Celebrating 70 Years of Pembrokeshire Coast National Park

  • Contributor information: CNP

In 1952, a tumultuous Leap Year that heralded a change of monarch and the abolition of wartime ID cards, the Pembrokeshire Coast became the fifth National Park to be established in the UK on 29 February, following the Peak District, the Lake District, Snowdonia and Dartmoor.

In the evolution of this outstanding landscape, fashioned over millions of years, a period of seven decades barely registers on the timescale – yet for the Pembrokeshire Coast the last 70 years have been of vital importance. 

Initially, there were mixed feelings about the highest level of protection being bestowed on such a large portion of the local landscape (similar conversations are underway today as the Clwydian Range and Dee Valley looks set to receive National Park status – Ed).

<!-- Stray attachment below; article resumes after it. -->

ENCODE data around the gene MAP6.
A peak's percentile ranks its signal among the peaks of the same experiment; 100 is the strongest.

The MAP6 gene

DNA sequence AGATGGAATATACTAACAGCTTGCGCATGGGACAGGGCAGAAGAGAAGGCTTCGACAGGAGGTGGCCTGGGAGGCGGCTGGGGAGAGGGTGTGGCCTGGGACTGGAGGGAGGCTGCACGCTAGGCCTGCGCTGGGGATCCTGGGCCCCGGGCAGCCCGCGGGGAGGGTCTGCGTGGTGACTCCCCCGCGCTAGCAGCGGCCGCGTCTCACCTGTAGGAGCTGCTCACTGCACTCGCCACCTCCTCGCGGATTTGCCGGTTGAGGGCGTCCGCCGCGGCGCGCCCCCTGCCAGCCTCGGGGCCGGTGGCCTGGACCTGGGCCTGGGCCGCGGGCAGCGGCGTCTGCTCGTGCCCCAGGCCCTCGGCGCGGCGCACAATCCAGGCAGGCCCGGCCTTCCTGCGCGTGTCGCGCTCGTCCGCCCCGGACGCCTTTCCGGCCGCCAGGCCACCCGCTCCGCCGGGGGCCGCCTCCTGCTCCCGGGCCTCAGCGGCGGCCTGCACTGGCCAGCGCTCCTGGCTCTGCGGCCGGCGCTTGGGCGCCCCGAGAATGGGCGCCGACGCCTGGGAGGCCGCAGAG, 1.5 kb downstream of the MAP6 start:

In recent years, however, our appreciation of wild and natural places has reached a level unseen since the creation of National Parks and safeguarding the future of this iconic and protected landscape is more important than ever.

As we look towards the future, we hope that the Pembrokeshire coastline, along with its wildlife-rich offshore islands, the Preseli Hills and the upper reaches of the Milford Haven Waterway, will continue to be a place of sanctuary and inspiration for many more years to come.

To celebrate the Pembrokeshire Coast’s remarkable 70-year milestone, members of the public are being encouraged to discover all that the National Park has to offer by joining a series of pop-up walks taking place throughout the year, or by taking on a walking challenge of their own.

With 186 miles of the iconic Pembrokeshire Coast Path to explore, along with inland trails steeped in history and miles of accessible routes suitable for wheelchairs, there are outdoor adventures to be enjoyed by all in this wonder filled coast.  

For more information see here.